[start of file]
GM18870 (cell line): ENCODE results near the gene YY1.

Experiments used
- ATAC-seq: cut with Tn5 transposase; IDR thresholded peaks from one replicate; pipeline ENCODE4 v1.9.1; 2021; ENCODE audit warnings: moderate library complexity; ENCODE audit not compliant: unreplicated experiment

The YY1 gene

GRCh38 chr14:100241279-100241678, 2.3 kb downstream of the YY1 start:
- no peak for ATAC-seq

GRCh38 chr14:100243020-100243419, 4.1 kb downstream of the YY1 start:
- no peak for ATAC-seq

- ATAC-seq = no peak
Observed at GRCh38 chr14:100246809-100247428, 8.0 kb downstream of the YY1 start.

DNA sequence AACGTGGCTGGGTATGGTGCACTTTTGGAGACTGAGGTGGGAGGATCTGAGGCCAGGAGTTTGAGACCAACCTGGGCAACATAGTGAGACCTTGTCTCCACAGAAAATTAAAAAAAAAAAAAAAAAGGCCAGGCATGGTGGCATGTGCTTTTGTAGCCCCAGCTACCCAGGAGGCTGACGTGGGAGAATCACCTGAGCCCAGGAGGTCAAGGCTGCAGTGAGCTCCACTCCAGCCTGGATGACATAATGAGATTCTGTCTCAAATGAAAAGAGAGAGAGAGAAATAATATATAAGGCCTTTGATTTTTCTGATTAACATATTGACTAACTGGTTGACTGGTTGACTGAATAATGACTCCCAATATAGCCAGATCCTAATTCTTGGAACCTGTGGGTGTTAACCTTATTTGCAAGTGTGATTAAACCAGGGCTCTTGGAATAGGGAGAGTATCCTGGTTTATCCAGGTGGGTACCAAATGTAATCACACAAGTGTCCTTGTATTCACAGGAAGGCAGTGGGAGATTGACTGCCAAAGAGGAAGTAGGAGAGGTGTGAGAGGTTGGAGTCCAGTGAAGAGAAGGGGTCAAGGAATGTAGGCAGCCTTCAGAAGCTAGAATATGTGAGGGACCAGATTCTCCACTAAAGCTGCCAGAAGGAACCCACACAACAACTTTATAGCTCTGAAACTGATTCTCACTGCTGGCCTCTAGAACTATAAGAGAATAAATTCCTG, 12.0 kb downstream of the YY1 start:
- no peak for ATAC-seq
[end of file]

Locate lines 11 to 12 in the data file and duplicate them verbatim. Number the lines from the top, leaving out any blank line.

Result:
DNA sequence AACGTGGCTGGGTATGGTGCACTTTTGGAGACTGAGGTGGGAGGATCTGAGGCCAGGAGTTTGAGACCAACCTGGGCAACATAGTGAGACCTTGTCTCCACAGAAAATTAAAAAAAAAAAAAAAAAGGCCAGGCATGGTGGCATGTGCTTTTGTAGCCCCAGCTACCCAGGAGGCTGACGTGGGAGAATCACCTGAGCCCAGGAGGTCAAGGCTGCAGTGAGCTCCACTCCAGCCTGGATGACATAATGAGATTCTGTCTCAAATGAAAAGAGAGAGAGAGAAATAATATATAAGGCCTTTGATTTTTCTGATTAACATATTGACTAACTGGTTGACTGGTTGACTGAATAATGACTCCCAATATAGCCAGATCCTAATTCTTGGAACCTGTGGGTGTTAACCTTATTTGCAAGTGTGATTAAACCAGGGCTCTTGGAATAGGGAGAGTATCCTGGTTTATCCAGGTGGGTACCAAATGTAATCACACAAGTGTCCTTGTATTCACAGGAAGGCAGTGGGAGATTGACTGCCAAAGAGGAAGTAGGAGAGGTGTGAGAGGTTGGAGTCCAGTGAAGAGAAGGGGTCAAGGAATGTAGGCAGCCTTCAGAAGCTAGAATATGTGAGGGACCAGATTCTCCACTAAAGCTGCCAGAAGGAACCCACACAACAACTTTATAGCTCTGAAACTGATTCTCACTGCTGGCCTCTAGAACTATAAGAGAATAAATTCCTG, 12.0 kb downstream of the YY1 start:
- no peak for ATAC-seq